But mishaps are part of the business of putting explorers into space. What can better withstand the expected mishaps? A government agency or private enterprise. If a private enterprise fails, it's competitor can step in to fill the gap, and the engine of private enterprise can continue to push man into space. NASA is not a private enterprise competing within the world market place. If NASA is the only entity for space exploration and it fails, there is nothing else to fill in the gap.

NASA is not what it used to be during the Apollo days. Given it's current mind set and culture, it will be difficult within this framework to send man out into the cosmos as true explorers. They have given the nuts and bolts of putting man into space to private contractors. If private contractors are actually putting man into space, then the next logical step is for companies within private enterprise to step in and meet the need for space exploration.

The basic problem with current NASA contractors is that they have the same NASA mind set because they are under the dominion of NASA. There is a fear of mishaps within contractors without true competition within the market place. NASA awards contracts to the lowest bidder. But does the lowest bidder provide the highest level of safety? Once a company is awarded a contract, they remain a NASA contractor for many years and simply become an extension of NASA. NASA has become an autocratic agency with it's arms extending outward to many companies.

Currently, NASA's manned space flight program can do no more then low earth orbit. Year after year of low earth orbit does not excite the American people. Astronauts today are no longer household names. An American president here and there will give a speech saying we are going to Mars. Even President Bush's January 14, 2004 speech seems to have already been forgotten by the American public.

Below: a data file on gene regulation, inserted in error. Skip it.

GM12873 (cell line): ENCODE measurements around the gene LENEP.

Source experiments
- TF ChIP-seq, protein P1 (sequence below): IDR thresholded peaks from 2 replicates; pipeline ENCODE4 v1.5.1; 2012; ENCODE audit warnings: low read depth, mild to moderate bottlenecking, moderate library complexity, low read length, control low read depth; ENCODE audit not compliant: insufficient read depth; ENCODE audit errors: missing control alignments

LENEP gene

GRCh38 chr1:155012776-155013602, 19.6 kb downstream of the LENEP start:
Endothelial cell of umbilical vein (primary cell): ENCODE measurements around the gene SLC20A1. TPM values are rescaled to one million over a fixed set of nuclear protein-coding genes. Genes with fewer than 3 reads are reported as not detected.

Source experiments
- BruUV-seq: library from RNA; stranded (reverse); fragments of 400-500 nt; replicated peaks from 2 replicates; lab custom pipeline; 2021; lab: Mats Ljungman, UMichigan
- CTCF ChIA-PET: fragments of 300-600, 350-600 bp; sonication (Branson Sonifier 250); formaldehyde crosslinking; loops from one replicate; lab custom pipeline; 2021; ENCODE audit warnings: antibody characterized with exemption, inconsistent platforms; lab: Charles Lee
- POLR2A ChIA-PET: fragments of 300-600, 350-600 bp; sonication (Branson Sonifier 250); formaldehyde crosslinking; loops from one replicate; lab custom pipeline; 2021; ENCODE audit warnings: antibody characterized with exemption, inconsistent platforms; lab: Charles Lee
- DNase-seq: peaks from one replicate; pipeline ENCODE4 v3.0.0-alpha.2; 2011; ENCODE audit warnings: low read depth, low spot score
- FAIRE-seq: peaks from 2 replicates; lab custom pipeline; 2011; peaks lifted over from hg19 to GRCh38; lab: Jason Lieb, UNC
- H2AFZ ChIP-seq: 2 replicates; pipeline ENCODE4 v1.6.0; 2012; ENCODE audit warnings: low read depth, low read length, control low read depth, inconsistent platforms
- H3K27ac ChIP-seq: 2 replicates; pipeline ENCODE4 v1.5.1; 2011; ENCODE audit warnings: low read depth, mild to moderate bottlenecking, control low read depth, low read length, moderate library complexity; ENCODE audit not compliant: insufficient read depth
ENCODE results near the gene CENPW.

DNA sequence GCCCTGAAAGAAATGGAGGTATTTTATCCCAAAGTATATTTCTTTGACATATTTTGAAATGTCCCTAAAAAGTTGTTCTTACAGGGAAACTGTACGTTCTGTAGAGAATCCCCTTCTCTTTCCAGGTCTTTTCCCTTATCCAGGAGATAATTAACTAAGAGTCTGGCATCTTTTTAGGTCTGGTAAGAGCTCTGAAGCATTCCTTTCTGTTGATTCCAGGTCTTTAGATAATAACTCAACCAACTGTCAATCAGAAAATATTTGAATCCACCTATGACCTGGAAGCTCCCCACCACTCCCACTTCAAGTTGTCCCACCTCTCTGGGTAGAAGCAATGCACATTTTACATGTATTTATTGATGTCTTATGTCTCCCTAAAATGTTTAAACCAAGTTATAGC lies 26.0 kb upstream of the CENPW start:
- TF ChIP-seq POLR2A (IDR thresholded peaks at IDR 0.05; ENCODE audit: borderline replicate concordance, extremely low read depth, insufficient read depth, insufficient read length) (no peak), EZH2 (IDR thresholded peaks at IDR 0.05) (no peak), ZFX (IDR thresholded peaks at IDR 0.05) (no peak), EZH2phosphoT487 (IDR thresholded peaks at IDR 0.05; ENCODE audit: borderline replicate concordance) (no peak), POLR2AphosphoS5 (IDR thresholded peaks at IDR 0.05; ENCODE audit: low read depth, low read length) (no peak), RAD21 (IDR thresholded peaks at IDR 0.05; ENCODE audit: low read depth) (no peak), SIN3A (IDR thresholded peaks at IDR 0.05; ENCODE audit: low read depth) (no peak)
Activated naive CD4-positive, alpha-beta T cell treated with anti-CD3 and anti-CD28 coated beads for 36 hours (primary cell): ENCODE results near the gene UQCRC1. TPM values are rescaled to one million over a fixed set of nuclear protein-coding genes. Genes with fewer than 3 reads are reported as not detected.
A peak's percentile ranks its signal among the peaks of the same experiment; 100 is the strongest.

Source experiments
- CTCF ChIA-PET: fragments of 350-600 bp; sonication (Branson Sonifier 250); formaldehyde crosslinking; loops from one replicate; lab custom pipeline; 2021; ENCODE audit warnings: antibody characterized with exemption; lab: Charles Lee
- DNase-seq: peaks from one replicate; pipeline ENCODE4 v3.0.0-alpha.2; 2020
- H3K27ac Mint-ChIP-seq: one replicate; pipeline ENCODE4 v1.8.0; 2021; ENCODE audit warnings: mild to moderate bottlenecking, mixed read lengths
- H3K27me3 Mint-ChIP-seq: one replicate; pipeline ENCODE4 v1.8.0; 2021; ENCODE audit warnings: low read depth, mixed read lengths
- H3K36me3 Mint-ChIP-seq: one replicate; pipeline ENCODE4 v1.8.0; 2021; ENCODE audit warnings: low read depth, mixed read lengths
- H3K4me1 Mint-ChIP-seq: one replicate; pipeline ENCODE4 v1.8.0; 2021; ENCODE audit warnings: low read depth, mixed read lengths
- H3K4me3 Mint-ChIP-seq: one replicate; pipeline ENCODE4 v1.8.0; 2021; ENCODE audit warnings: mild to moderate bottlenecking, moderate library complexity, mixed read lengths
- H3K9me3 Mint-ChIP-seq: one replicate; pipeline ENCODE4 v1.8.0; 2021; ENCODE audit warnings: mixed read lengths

When we went to the moon this was the start of an exploration. A goal was set on May 25, 1961 by President John F. Kennedy, during a speech before a Joint Session of Congress, to reach the moon before the end of the decade. NASA kicked into high gear and achieved one of the greatest accomplishments in the history of mankind. We took the first step into space and then just stopped. Since then all of the manned space missions have never gone beyond low earth orbit, and the American public becomes bored easily.

For NASA to gain the American interest and support of the Apollo days, they must send true explorers out into space. NASA wants to take such small, time consuming incremental steps that by the time comes when the really exciting work begins, the American support and interest may be eroded to the point where NASA may no longer have the financial means by which to accomplish such an endeavor. If we are going to go into the cosmos, then lets do it and stop the futile activity.